Hollywood’s Broadwalk looking north in 1923
Courtesy of the Hollywood Historical Society
Other cities may have appended “beach” to their names, but super-salesman J. W. Young went one better with his poetic description of Hollywood “By-the-Sea.”
Founder’s Day. Hollywood recognizes its founder annually in August, the month of his birth. This year Founder’s Day is August 3, 2014. Joseph W. Young, Jr. was born August 4, 1882 in Seattle, Washington.
Casino Site to Become Margaritaville. On July 8, 1925 the Miami Metropolis Herald wrote that Young and Hollywood announced the grand opening of the Beach Swimming Casino that 4th of July. It was on the Broadwalk just south of Johnson Street (which still had the barge bridge crossing to the mainland).
Right, Looking west across the Hollywood Casino pool, 1925-26. Note high diving tower, center. Postcard
Left, looking east from the diving tower, with a boating “battle” in progress.
Young built both the Broadwalk and the Casino as means to entertain visitors and draw them to the ocean front, and to stimulate interest in the house lots he was selling on the beach island. The Olympic size saltwater pool with its 3-story diving tower was chiefly a place for water shows, swimming and diving by Olympic athletes, and even little boat races. Hence the viewing stands built on the north and south sides of the main pool. There were also wading pools for small children (see top photo), and surrounding the pools were changing rooms, which we later called cabanas. The Casino was where everyone in Hollywood learned to swim up through the Fifties.
For example, in July of 1934 the Hollywood Herald ran an ad for the Hollywood Beach Casino offering swimming instruction on Saturdays for children ages 2 to 12. Summer tickets for this instruction were one dollar per month.
Eventually the pool was demolished and that half-block was basically left empty for decades.
Now that has changed, in a big way. Margaritaville is currently under construction.
Above, artist’s rendering of future Margaritaville, looking north along the Broadwalk. From a poster hung on the fence surrounding the construction at Johnson Street. July 2014.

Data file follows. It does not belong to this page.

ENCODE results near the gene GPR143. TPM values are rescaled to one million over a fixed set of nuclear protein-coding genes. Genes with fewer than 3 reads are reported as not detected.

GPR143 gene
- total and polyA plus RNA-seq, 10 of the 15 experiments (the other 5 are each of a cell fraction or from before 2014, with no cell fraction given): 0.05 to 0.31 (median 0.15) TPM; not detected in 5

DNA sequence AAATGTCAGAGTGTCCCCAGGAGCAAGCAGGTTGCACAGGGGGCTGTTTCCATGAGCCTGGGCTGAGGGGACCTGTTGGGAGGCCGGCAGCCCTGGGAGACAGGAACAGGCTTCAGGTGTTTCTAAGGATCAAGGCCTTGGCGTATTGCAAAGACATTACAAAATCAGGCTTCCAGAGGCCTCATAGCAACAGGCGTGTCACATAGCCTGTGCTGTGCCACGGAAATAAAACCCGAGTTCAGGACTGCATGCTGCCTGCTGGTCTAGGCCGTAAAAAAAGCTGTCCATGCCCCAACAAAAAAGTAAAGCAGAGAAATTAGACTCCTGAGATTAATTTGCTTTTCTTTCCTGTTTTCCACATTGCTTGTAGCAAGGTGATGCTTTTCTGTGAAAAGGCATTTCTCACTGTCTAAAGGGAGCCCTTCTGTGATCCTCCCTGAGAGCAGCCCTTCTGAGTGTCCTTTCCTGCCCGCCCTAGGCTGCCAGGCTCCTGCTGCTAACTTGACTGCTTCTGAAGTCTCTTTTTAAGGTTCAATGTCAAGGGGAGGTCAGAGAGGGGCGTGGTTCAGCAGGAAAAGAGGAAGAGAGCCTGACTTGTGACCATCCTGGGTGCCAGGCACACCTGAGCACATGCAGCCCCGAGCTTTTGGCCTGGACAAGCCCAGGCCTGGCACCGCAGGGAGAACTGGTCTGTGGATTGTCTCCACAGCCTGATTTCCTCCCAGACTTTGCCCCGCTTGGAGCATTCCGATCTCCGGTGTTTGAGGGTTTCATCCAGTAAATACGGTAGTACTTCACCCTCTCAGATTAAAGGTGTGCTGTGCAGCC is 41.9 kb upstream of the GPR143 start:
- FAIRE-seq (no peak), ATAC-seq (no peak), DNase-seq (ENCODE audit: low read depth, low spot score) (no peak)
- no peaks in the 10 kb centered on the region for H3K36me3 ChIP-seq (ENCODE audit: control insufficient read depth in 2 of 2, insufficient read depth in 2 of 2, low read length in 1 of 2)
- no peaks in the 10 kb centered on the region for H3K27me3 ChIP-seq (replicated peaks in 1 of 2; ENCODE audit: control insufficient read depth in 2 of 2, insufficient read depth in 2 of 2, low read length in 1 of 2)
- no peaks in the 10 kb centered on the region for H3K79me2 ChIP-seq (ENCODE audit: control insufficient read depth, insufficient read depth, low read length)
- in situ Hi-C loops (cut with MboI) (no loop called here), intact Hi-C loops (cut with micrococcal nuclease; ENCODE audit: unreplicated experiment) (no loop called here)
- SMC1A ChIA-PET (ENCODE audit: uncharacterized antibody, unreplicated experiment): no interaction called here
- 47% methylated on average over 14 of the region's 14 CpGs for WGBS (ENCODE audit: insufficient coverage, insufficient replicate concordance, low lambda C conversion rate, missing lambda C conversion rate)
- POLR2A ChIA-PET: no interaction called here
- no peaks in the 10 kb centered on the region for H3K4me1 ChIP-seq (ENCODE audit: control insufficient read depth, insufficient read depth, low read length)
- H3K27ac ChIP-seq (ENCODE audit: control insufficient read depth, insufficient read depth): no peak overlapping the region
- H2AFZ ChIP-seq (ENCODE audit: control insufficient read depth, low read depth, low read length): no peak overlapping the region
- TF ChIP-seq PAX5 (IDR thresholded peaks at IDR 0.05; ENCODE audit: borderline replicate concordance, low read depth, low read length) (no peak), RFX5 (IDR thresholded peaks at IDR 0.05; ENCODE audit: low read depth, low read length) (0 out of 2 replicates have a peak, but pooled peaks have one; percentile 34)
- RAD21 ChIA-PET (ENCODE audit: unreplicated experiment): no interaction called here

So far, I like it. As you can see, the hotel is set quite far back from the Broadwalk, with several pools in the open area.
Right, Margaritaville under construction, July 2014. Benches in foreground face the open-air theater.
So it appears, countering rumors, that the complex will not take over the Broadwalk nor the theater.
At left, the Broadwalk at Johnson Street, looking south past the Casino, 1926. Postcard.
At right, the same view, Broadwalk looking south, past the posters on the fence in front of the building under construction, at right. July, 2014.
Visible in the artist’s rendering of future Margaritaville, above, is a small, freestanding structure at the upper right, which presumably is the current Hollywood Beach Theater. In the mid-1920s Young erected a wooden bandstand there, with wood benches, to provide entertainment. This fragile structure did not survive the 1926 hurricane and tidal wave.
Aerial photos on postcards from the 1960s show that the site still remained empty.
In the postcard at right, Johnson Street is the wide vertical road in the center, with shops along its south side, then the remnant of the casino pool. There is no theater or bandstand on the beach.
Left, Hollywood Beach Theatre at the Broadwalk and Johnson Street today. July 2014.
If anyone understood publicity it was J. W. Young. Right from the beginning he set his city apart with the evocative nickname “By-the-Sea.” In fact, he was among the first in Florida to see the value in the warm Atlantic shore. Miami, for example, is on the bay, and even Carl Fisher faced his Miami Beach chiefly toward the bay as well, while other towns in Dade and Broward counties that had ocean frontage in the 1920s didn’t develop them (Deerfield, Pompano, Dania, Hallandale). Fort Lauderdale had its river and sound. You would have to go up to Palm Beach County for a developed ocean front, where Henry Flagler with his usual sense of something special, built his Palm Beach resort on the ocean in the 19th century. So I think it would be another way to set the city apart , to bring back the musical name “Hollywood By-the-Sea.”